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April 2, 2001

New position website address
disability issues

By Eric Rangus


While Emory has policies and procedures to assist students with physical and other disabilities, students with learning disabilities have been more difficult to accommodate because the challenges they face are more subtle.

That’s where Wendy Newby comes in. In September, Newby was hired as the first director of faculty resources for disabilities, a position intended to provide faculty with information about disabilities, the law and its application to higher education, as well as best instructional practices for students with (and without) disabilities.

“I’m trying to move the nature of what I’m doing away from [being] strictly about students with disabilities and extend it to all students who are diverse learners,” Newby said. “All of us learn differently. A faculty member has a natural way of teaching. And it may be very effective for most students using this natural approach, but there may be some students who will benefit from some alternative approaches.”

Newby is associated with the Center for Teaching and Curriculum, and her position is supported by both Emory College and the University Advisory Council on Teaching.

Newby said faculty requested her position be created because they wanted someone to serve as a guide in dealing with students with disabilities.

“We’re getting an increasing number of students who have learning issues related to disabilities or other kinds of instructional needs as a result of problems adjusting to college levels of instruction,” Newby said. More than 400 Emory students, in fact, have documented disabilities.

She noted many states define a learning disability as “a discrepancy between IQ and achievement.” Most often, learning disabilities are identified in childhood and students have compensated for them. “By virtue of their being here [at Emory], this means they have been successful students,” Newby said.

Her role is to assist faculty members if they are having problems reaching certain students. One of the ways Newby is trying to reach out to the Emory community is through her website, which she calls “Portals and Pathways to Inclusive Instruction”(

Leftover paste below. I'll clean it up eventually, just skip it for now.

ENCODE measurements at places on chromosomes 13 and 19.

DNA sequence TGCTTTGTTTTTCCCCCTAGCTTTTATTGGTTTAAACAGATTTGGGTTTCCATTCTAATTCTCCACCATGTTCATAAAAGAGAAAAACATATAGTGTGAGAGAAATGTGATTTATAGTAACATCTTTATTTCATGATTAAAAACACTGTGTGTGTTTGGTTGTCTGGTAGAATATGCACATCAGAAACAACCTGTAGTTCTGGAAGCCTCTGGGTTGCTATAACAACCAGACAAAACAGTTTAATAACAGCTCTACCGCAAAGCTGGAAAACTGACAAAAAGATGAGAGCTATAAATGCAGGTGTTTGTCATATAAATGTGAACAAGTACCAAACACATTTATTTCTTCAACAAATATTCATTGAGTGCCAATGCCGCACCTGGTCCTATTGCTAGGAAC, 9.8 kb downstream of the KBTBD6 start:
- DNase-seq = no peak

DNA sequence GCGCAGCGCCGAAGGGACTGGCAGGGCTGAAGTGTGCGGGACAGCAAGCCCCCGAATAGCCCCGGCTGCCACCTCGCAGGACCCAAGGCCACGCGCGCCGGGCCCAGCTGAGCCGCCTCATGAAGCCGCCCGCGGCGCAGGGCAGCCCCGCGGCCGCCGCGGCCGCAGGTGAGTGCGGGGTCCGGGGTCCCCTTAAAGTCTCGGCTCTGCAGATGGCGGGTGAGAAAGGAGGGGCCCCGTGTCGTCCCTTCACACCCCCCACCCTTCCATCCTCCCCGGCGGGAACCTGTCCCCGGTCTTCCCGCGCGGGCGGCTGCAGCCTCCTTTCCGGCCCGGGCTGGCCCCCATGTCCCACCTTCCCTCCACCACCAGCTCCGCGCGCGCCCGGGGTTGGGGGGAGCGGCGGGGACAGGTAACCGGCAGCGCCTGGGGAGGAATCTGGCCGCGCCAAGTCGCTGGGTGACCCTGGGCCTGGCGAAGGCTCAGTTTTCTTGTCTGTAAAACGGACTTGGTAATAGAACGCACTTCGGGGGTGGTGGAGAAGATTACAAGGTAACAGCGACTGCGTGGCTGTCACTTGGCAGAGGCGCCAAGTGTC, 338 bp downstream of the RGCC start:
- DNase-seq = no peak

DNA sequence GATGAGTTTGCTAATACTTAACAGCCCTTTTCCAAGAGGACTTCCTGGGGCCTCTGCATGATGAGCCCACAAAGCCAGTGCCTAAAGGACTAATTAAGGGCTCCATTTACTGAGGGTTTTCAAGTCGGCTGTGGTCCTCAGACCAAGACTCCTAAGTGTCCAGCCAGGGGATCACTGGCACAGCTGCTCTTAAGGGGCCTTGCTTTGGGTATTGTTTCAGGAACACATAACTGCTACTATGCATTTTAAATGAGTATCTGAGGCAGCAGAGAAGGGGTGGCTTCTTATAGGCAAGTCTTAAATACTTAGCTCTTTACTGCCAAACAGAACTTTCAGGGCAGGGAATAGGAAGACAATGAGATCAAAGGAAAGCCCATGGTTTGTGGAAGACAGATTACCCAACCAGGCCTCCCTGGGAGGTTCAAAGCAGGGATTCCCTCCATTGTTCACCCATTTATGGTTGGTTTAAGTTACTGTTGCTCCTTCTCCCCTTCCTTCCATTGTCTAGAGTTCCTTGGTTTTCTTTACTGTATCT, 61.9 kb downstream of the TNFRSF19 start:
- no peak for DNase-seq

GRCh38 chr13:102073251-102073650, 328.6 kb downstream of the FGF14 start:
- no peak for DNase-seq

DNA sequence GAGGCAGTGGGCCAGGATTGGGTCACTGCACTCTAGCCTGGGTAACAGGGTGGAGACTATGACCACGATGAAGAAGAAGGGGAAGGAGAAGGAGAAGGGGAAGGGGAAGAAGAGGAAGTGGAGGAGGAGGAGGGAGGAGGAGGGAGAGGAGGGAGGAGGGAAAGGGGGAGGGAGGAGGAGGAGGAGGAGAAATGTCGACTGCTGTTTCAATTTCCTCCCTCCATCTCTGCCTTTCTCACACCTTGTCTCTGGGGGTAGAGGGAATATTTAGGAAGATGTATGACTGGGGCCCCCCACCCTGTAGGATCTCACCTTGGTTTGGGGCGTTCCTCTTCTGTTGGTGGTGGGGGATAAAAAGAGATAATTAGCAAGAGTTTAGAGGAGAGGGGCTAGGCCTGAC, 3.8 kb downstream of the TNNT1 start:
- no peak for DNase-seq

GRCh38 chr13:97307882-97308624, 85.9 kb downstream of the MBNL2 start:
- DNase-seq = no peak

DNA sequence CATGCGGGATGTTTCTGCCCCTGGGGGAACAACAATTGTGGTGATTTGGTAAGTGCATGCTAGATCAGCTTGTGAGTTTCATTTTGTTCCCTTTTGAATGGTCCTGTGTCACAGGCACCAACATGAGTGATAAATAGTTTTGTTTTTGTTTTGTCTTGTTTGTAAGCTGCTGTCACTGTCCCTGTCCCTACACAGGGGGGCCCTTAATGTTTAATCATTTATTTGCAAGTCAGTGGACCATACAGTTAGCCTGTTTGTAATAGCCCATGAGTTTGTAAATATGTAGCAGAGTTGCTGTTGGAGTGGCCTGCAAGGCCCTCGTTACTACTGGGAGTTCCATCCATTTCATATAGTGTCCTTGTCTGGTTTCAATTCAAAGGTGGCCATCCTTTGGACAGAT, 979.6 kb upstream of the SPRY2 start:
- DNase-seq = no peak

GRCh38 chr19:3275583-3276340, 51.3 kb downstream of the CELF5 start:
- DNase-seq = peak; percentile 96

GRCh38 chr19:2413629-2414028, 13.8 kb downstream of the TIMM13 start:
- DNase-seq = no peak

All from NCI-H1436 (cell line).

Newby began work on the site shortly after coming to Emory, and it was posted in mid-February. An in-depth description not only of Newby’s work and responsibilities but of disabilities in general, “Portals” has the potential to be a major resource of information on the subject.

Through its many links, the site defines various types of disabilities, lists information for instructors and students (including a comprehensive FAQ), provides an overview of the Americans with Disabilities Act, and lists other campus resources for students with disabilities.

“This whole business of marketing my services to faculty is kind of foreign to me as a psychologist, but I’m learning,” said Newby, who worked as a clinical assistant professor at North Carolina State for 18 years prior to joining the Emory staff.

“It’s hard in this position to know how and when to approach faculty,” she continued. “I’ve tried a number of different techniques to get to them. Going to meetings where faculty discuss issues related to instruction and developing the website are two of them.”

The website also took into account disabled users and how they may be using the site. “We did several things to accommodate all users,” said ITD’s Shannon O’Daniel, who, along with Marianne Schneider, worked with Newby to create the site.

“For instance, we created sites with alt tags—text that takes the place of images if graphics are turned off or for voice recognition enabled browsers,” O’Daniel said.

Newby said she will continue adding information to the site. Right now, she is collecting disability-friendly syllabi from faculty, seeking to find the most informative and easy-to-use example. She will award a $100 gift certificate to Druid Hills Bookstore for the most complete and well-organized submission. A color-sensitive graphic advertising the competition is located on the center of the site’s index page.

While all of Emory’s schools have students with learning disabilities, Newby’s role is primarily with the college. Each professional school offers services to students with learning disabilities, but activities and resources are not coordinated. Newby hopes to change that.

“Faculty don’t always know what to do, where to go, or even what’s here. Linking [Emory’s services] is going to be a major goal next year,” Newby said. She hopes to come up with a plan by May.


Back to Emory Report April 2, 2001